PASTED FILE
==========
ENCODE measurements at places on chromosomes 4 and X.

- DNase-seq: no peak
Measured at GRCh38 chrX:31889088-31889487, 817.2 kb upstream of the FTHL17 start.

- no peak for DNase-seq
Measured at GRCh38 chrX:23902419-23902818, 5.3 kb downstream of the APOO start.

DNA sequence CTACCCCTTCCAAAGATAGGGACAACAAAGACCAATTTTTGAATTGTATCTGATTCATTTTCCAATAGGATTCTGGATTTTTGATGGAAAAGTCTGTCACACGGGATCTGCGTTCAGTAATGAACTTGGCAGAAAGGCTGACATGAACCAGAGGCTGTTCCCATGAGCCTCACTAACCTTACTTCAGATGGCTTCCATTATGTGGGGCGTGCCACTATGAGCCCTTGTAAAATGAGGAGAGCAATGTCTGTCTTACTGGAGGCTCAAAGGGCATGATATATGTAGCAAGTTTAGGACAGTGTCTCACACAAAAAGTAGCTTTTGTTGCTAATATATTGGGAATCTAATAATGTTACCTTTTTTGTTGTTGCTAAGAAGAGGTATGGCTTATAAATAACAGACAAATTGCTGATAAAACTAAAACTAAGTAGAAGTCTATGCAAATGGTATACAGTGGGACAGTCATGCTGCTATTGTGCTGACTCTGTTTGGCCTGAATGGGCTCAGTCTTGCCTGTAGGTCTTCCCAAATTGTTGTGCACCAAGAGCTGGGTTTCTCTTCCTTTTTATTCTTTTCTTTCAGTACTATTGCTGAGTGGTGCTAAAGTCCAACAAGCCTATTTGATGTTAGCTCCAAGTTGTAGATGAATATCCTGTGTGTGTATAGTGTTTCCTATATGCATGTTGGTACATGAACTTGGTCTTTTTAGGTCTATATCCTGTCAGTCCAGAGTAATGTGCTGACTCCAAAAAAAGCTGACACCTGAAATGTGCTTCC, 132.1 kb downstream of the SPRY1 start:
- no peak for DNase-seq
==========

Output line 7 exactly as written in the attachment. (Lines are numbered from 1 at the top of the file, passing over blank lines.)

- no peak for DNase-seq